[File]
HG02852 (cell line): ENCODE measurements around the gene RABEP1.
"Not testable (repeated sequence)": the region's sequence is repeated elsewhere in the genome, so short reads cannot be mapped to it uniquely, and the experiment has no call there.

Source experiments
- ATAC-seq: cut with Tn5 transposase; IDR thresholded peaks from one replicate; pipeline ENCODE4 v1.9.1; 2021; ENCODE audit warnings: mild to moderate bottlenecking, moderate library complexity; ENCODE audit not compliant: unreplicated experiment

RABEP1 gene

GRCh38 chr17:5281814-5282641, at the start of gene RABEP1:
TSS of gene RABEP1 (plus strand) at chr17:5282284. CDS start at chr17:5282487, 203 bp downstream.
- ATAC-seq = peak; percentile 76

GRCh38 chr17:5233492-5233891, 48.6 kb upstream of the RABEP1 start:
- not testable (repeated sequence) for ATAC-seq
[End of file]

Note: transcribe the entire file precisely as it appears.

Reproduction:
HG02852 (cell line): ENCODE measurements around the gene RABEP1.
"Not testable (repeated sequence)": the region's sequence is repeated elsewhere in the genome, so short reads cannot be mapped to it uniquely, and the experiment has no call there.

Source experiments
- ATAC-seq: cut with Tn5 transposase; IDR thresholded peaks from one replicate; pipeline ENCODE4 v1.9.1; 2021; ENCODE audit warnings: mild to moderate bottlenecking, moderate library complexity; ENCODE audit not compliant: unreplicated experiment

RABEP1 gene

GRCh38 chr17:5281814-5282641, at the start of gene RABEP1:
TSS of gene RABEP1 (plus strand) at chr17:5282284. CDS start at chr17:5282487, 203 bp downstream.
- ATAC-seq = peak; percentile 76

GRCh38 chr17:5233492-5233891, 48.6 kb upstream of the RABEP1 start:
- not testable (repeated sequence) for ATAC-seq